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Madetzke v. Dooley

Supreme Court of South Dakota

May 9, 2018

RICHARD PAUL MADETZKE, Petitioner and Appellant,
v.
ROBERT DOOLEY, WARDEN of the Mike Durfee State Prison, Respondent and Appellee.

          CONSIDERED ON BRIEFS ON MARCH 19, 2018

          APPEAL FROM THE CIRCUIT COURT OF THE SECOND JUDICIAL CIRCUIT MINNEHAHA COUNTY, SOUTH DAKOTA THE HONORABLE JOSEPH NEILES Retired Judge.

          MARK KADI LYNDSAY DEMATTEO of Minnehaha County Office of the Public Advocate Sioux Falls, South Dakota Attorneys for petitioner and appellant.

          MARTY J. JACKLEY Attorney General, CRAIG M. EICHSTADT Assistant Attorney General Pierre, South Dakota, Attorneys for respondent and appellee.

          GILBERTSON, CHIEF JUSTICE.

         [¶1.] Paul Madetzke pleaded guilty to second-degree robbery, for which he was sentenced as a habitual offender to imprisonment for 25 years. Madetzke did not appeal his conviction or sentence; instead, he later petitioned for a writ of habeas corpus. The habeas court denied relief, and Madetzke now appeals that decision. He contends that the assistance he received from his trial attorney was ineffective in regard to his decision to plead guilty and in regard to sentencing. We affirm.

         Facts and Procedural History

         [¶2.] Madetzke was arrested on suspicion of robbing a casino in Sioux Falls on September 24, 2011. The State filed a criminal complaint against Madetzke that alleged one count of second-degree robbery in violation of SDCL 22-30-1 and -6, and one count of grand theft of more than $1, 000 in violation of SDCL 22-30A-1 and -17(1). A grand jury indicted Madetzke on the same two charges. The State then filed a habitual-criminal information alleging that Madetzke had been previously convicted of four felonies: one conviction for intentionally damaging property, two convictions for fourth-degree burglary, and one conviction for driving under the influence as a third offense. Although the information did not specifically allege that any of Madetzke's prior convictions were for violent offenses, the information cited SDCL 22-7-8, which applies when "one or more of the prior felony convictions was for a crime of violence[.]" During this time, Madetzke was also facing charges for robbing another casino in Lincoln County.

         [¶3.] On November 17, 2011, the Honorable Peter Lieberman arraigned Madetzke. In hand-written notes on the habitual-criminal information, Judge Lieberman indicated that Madetzke's previous conviction for intentionally damaging property was a violent offense. At the hearing, Judge Lieberman explained that if convicted, Madetzke's offense of second-degree robbery would be sentenced as a Class C felony, which carries a maximum penalty of imprisonment for life and a fine of $50, 000. SDCL 22-6-1(3). Madetzke pleaded not guilty.

         [¶4.] Madetzke and the State subsequently commenced plea bargaining. Madetzke agreed to plead guilty to one count of second-degree robbery, which is a Class 4 felony. SDCL 22-30-7. He also agreed to admit to having been convicted previously of four felonies, but he disputed that any of those felonies were violent offenses. Madetzke's attorney secured the State's promise to amend its habitual-criminal information to seek sentence enhancement under SDCL 22-7-8.1 (for nonviolent habitual criminals) instead of SDCL 22-7-8 (for violent habitual criminals). Thus, the parties agreed that Madetzke's offense would be sentenced as a Class 2 felony (which carries a maximum penalty of imprisonment for 25 years and a fine of $50, 000 under SDCL 22-6-1(5)) instead of as a Class C felony. The State further agreed to drop the grand-theft charge and to recommend imposing a maximum sentence of 20 years. Madetzke's attorney also asked the State to recommend concurrent sentences for the Minnehaha and Lincoln County robbery charges, but the State declined.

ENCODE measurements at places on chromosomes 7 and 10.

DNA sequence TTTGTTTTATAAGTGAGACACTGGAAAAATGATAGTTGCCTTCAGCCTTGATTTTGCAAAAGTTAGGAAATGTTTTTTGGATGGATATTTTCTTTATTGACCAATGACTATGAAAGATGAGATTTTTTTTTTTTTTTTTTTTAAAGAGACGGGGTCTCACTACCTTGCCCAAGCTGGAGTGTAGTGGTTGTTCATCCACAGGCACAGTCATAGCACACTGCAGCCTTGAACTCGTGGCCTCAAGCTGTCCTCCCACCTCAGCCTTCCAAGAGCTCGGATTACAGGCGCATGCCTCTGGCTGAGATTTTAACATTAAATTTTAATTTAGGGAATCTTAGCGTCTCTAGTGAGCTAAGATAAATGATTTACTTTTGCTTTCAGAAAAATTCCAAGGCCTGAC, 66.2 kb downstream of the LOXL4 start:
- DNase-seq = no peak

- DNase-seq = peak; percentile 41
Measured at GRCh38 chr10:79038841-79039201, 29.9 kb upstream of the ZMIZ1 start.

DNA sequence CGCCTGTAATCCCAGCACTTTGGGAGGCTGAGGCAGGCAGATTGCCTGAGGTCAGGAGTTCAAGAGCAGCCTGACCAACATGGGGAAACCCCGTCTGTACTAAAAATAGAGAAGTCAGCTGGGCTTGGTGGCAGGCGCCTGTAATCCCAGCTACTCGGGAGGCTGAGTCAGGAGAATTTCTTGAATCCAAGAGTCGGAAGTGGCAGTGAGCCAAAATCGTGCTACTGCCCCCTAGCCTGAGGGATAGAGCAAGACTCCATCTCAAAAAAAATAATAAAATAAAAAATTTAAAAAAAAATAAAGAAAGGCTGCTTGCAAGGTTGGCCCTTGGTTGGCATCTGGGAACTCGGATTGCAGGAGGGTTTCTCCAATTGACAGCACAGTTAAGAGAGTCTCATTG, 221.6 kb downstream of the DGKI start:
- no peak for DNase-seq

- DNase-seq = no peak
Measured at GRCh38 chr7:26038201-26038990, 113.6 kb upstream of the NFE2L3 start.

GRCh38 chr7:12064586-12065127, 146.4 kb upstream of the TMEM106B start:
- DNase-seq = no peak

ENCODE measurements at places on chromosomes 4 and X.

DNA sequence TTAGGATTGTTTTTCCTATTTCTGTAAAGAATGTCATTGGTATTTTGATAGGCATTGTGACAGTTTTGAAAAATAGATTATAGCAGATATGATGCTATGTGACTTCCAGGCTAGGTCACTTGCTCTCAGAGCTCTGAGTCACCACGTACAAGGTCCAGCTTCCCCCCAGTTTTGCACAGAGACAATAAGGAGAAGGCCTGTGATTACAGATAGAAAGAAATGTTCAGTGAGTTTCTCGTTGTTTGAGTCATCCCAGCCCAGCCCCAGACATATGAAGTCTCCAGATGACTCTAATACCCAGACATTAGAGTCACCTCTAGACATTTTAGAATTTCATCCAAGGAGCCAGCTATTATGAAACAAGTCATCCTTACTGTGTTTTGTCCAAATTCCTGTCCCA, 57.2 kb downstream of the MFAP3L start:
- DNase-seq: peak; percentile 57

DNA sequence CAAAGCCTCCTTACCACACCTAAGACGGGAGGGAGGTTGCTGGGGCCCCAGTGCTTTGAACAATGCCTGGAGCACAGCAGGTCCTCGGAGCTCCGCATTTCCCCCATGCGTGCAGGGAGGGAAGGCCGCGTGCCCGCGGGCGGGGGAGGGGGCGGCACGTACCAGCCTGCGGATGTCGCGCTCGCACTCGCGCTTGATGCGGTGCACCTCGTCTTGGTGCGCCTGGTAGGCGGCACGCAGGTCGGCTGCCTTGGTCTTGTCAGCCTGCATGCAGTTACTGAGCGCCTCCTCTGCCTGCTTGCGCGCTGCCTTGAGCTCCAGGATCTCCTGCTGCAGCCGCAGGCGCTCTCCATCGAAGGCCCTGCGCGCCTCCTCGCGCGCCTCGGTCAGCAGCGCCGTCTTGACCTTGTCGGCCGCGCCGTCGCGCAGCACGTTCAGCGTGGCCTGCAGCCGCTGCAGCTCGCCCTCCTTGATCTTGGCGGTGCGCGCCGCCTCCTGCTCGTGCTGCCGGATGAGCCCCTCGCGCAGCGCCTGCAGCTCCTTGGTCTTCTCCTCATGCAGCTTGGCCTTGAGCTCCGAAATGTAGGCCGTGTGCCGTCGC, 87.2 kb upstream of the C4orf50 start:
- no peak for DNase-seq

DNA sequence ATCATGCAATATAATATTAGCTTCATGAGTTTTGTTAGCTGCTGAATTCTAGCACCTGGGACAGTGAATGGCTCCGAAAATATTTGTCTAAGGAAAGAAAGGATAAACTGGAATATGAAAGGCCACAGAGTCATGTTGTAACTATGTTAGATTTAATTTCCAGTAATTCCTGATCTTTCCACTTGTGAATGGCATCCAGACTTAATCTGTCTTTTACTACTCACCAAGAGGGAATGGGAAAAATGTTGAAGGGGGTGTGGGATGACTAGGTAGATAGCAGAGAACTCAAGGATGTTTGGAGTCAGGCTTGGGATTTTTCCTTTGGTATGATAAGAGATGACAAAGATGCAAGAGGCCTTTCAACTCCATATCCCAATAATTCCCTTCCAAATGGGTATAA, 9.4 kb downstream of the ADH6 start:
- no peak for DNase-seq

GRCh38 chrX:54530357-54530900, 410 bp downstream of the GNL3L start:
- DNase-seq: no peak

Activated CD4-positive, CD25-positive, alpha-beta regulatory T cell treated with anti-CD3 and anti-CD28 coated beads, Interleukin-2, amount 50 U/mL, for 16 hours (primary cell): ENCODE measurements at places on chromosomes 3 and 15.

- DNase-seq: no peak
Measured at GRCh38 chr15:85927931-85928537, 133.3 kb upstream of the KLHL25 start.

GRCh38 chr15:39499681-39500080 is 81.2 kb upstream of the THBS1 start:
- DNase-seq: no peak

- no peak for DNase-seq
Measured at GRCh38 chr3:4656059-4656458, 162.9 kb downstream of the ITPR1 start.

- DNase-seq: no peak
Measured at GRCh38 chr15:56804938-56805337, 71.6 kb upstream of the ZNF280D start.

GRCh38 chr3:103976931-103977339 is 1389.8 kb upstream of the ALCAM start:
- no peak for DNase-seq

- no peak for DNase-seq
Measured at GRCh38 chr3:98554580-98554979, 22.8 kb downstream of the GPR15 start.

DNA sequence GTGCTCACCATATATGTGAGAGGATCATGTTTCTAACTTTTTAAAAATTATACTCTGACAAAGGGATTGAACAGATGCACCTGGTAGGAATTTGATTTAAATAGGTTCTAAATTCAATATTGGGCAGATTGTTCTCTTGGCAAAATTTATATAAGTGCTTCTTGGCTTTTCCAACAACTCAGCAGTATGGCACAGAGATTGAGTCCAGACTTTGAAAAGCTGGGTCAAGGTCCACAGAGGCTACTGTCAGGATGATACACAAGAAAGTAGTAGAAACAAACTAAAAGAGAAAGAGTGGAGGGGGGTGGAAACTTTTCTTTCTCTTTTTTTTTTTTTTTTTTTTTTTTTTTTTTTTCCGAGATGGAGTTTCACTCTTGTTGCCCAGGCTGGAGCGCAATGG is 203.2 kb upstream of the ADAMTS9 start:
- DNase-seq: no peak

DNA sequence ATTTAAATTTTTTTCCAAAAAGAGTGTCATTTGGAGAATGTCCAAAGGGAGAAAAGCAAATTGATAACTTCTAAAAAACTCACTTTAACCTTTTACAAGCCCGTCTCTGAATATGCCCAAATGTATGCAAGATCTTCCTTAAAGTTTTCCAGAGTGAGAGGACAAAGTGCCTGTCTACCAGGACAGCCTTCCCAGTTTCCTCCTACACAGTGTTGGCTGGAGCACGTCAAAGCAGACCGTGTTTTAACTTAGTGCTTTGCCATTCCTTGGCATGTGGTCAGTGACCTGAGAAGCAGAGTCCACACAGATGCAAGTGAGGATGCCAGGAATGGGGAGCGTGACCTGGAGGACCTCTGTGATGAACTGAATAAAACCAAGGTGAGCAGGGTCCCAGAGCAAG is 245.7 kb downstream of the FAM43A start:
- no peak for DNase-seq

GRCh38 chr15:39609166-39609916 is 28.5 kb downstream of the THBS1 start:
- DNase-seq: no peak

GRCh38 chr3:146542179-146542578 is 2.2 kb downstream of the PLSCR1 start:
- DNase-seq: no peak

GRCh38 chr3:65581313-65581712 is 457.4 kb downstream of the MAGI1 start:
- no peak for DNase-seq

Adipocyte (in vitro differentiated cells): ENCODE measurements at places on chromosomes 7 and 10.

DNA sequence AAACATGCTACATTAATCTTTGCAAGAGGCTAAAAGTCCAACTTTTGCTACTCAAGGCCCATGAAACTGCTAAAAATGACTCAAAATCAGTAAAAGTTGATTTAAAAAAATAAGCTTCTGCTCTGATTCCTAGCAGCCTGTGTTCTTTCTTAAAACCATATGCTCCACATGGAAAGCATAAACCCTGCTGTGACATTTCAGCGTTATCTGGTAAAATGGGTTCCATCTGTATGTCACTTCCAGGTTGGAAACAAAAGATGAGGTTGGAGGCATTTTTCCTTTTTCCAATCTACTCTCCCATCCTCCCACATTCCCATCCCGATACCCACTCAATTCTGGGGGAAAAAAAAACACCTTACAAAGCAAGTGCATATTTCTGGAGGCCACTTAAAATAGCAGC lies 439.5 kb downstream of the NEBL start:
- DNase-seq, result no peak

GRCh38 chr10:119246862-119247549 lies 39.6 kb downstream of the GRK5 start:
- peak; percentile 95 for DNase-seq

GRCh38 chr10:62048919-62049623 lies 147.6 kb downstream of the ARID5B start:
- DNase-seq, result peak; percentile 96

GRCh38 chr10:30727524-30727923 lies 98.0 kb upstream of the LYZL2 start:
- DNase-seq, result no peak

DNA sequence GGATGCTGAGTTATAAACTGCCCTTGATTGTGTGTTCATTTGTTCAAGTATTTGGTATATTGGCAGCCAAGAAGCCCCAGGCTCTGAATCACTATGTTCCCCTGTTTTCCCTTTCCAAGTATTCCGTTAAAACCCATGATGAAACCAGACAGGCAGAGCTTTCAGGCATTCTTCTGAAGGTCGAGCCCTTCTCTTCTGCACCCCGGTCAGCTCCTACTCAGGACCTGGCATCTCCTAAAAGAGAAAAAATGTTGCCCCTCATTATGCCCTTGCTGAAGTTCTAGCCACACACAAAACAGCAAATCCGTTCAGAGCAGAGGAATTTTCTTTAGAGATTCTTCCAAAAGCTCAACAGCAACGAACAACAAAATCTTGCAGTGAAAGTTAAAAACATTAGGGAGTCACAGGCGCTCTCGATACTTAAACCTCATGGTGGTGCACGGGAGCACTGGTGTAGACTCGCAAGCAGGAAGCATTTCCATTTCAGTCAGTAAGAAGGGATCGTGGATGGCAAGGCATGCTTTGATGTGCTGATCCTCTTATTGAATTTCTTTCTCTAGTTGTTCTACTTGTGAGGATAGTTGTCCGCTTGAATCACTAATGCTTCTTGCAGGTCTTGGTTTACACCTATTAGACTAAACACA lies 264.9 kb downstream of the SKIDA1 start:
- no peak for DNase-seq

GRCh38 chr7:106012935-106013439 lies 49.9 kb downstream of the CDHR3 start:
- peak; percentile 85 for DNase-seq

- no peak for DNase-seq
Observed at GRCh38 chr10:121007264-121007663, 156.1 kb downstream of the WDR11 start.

[¶5.] On May 8, 2012, Madetzke appeared before the Honorable Bradley Zell to plead guilty to second-degree robbery. Pursuant to the plea agreement, Judge Zell sentenced Madetzke to imprisonment for 25 years with 5 years suspended. In discussing the possibility of parole with Madetzke, Judge Zell calculated that under SDCL 24-15A-32, Madetzke could be eligible for parole after 8 years. However, Judge Zell's calculation was based on the mistaken belief that second-degree robbery is considered a nonviolent offense for purposes of establishing an initial parole date. Because second-degree robbery is considered a violent offense under SDCL 24-15A-32, Madetzke will not be eligible for parole until he serves 13 years of his 20-year sentence.[1] Neither Madetzke's attorney nor the State brought the error to Judge Zell's attention.

         [¶6.] Madetzke did not file an appeal, nor did he file a motion to modify his sentence within the two-year period permitted by SDCL 23A-31-1. Instead, on April 18, 2014, he filed a petition for writ of habeas corpus asking the circuit court to vacate his sentence. The Honorable Joseph Neiles issued the writ on April 28, 2016. Robert Dooley, Warden of the Mike Durfee State Prison, returned the writ on May 9. On February 21, 2017, following a hearing, Judge Neiles denied Madetzke's request to vacate his sentence. Judge Neiles issued a certificate of probable cause on May 24, and Madetzke filed a notice of appeal with this Court on June 21.

         [¶7.] On appeal, Madetzke raises the following issue: Whether the legal assistance Madetzke received from his trial attorney was so ineffective as to warrant vacating his sentence.

         Standard ...


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